INTERVIEW: How I started shooting videos for Davido, Burna Boy, Falz, others – Dammy Twitch

Dammy Twitch is a 24-year-old Nigerian music video director (1)
Dammy Twitch is a 24-year-old Nigerian music video director (1)

At 24, popular Nigerian music video director, Dammy Twitch, real name, Apampa Oluwadamilola, has achieved feats some of his older colleagues can only dream of.

Within a space of two years in the industry, he has shot videos for some of Nigeria’s biggest musicians like Davido, Falz, Burna Boy, Dremo and Mayorkun. In this interview with PREMIUM TIMES, he speaks about his career and the challenges of plying his trade in the competitive Nigerian entertainment industry

PT: How did your foray into music video directing begin?

Dammy Twitch: I began playing with photography in 2013 and while at it, I met a lady who was quite impressed with my work and helped me get some paid gigs. From then on, I started getting gigs for burials and event photography- that’s how the hustle started paying early. While doing photography, I also was playing with video editing and in 2017, I got to do some work with Director Q as an editor. By the end of 2017, I kicked off my career in music video production with my personal brand.
As soon as I started, I actively began seeking opportunities to churn out more quality content.

PT: Are you self-taught?

Dammy Twitch : Not really. I have done photography, I have been a video editor and then a DOP. I started out with video editing. While at school, I would edit videos on my phone and then proceeded to learn what more I could do editing on a system.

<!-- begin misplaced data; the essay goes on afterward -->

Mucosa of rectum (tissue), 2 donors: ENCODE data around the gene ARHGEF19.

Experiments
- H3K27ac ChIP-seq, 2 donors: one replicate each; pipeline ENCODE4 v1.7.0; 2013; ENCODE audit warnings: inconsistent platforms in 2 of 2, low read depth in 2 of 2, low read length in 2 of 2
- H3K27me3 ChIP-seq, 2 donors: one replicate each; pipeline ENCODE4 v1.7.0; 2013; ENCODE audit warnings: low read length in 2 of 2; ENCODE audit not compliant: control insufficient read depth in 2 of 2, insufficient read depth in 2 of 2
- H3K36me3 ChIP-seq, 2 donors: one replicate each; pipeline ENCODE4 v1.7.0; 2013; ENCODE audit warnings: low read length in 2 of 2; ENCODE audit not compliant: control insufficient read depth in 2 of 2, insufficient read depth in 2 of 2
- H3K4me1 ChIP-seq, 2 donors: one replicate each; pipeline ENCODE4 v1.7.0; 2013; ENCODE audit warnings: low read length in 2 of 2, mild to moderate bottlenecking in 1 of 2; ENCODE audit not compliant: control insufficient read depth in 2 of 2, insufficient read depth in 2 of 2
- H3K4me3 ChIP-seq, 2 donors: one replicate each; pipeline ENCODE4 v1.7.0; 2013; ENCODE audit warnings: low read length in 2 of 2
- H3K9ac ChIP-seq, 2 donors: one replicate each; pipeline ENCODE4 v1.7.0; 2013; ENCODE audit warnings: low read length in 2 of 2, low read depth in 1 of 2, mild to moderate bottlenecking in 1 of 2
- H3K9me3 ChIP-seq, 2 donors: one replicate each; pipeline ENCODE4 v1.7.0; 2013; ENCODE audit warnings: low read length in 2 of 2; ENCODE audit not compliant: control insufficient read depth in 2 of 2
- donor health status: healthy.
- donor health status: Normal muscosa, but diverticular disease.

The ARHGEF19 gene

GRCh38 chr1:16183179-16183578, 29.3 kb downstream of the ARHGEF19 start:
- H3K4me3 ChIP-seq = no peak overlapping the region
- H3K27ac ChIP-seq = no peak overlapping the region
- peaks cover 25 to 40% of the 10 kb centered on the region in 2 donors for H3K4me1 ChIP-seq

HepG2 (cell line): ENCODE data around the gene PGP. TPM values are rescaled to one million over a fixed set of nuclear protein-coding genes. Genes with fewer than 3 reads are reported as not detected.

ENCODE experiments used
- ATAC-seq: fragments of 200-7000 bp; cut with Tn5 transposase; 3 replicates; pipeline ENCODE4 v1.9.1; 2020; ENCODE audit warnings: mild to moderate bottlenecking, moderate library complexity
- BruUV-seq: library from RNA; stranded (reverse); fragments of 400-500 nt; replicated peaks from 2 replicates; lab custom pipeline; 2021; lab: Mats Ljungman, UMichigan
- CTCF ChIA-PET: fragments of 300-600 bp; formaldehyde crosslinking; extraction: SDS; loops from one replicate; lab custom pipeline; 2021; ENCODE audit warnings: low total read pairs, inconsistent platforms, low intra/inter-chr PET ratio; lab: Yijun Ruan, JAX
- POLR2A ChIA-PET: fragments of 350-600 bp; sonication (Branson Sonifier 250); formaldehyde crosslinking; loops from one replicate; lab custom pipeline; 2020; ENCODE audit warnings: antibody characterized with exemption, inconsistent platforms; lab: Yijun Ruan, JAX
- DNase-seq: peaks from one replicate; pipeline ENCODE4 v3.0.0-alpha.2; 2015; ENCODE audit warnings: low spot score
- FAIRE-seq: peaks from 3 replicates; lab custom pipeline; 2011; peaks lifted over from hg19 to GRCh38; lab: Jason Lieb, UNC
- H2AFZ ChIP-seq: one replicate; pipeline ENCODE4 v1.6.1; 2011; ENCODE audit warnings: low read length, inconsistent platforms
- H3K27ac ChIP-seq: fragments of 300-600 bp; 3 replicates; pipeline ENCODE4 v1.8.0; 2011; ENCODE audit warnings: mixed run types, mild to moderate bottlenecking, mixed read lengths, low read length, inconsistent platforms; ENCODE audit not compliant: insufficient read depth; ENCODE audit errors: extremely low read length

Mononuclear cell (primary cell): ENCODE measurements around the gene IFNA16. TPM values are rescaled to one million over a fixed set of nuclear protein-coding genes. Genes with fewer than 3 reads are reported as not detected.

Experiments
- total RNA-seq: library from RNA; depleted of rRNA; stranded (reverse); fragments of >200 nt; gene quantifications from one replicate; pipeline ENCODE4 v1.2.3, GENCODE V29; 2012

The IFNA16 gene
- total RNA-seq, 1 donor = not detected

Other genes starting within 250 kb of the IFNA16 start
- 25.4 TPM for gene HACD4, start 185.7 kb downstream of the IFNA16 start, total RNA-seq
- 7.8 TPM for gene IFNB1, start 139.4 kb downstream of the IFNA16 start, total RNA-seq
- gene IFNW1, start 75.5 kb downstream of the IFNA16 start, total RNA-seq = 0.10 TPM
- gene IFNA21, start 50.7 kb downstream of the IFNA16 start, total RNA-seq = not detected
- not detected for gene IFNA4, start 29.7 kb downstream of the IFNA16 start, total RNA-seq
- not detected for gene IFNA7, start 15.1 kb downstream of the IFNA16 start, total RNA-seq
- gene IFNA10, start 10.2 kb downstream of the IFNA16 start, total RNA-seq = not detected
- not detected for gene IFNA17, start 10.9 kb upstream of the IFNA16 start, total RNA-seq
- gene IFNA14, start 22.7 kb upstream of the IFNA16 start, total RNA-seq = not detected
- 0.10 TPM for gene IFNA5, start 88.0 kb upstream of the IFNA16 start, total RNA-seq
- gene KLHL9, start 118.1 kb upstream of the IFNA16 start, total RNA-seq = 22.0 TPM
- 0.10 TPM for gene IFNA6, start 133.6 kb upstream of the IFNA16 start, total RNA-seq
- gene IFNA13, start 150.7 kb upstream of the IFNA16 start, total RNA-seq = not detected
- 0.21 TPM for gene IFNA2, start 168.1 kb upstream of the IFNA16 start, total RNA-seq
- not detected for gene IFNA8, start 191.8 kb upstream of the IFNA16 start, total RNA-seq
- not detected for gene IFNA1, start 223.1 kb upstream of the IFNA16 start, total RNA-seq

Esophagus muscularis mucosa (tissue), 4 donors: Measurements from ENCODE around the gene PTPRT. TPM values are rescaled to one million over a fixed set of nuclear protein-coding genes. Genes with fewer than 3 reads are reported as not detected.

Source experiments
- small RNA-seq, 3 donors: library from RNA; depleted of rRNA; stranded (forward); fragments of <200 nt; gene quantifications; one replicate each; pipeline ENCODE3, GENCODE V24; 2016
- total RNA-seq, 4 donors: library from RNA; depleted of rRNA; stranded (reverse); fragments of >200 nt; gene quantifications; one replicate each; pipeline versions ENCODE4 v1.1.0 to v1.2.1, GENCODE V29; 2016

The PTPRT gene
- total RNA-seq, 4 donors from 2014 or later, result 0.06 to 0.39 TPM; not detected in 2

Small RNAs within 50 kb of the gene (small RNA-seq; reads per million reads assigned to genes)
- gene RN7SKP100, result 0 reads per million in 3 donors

Now I direct, oversee and execute the production process and am very hands-on in post-production so I personally now sit to the final output. I now work with a team that takes up different parts of the process from pre-production to post.

PT: Are you involved in any other projects aside from video production?

Dammy Twitch: Yes. Quite a number. For example, my team and I are working on a platform pretty much like humans of New York. We will take pictures of people from different walks of life and tell their stories. With this, we look to tell the story of the country and continent through pictures and captions.

The idea is to help people tell their stories so other people can connect or relate with the situations obtainable on ground here. It is still a work in progress but will be out soon. It’s our way of giving back to society and expanding on the African story from a contemporary angle.

PT: Tell us about the first big-budget music video you shot?

Dammy Twitch: The first music video I shot was for Burna Boy and Yonda in 2017. That same year, I was in Senegal and Davido called me to shoot a video for his label which was ‘Aje’. I shot that in Senegal. So far I’ve worked with quite a number of artists. I’ve worked with Falz, Burnaboy, Olamide, Dremo, Lil Kesh, Victor AD, Preto Show (Angola), Perruzi, Mayorkun and more.

PT: Is music video directing all you have always wanted to do? Are you living your dreams?

Dammy Twitch: After I rounded off my economics degree, my parents wanted me to go get a job in my field of study but I had other interests. Everyone kept feeling like they were doing you a favour because they were getting you a job but that’s not where my mind truly was.

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As I said, while in school, I had been playing around with video editing. So when I graduated, I just kept training and taking any gigs I got (whether it paid little or not). This was because I wanted to keep doing and wanted to keep improving the level of work I could put out. So to answer your question, yes I am living my dreams.

PT: As a music video director what are your thoughts on Nollywood?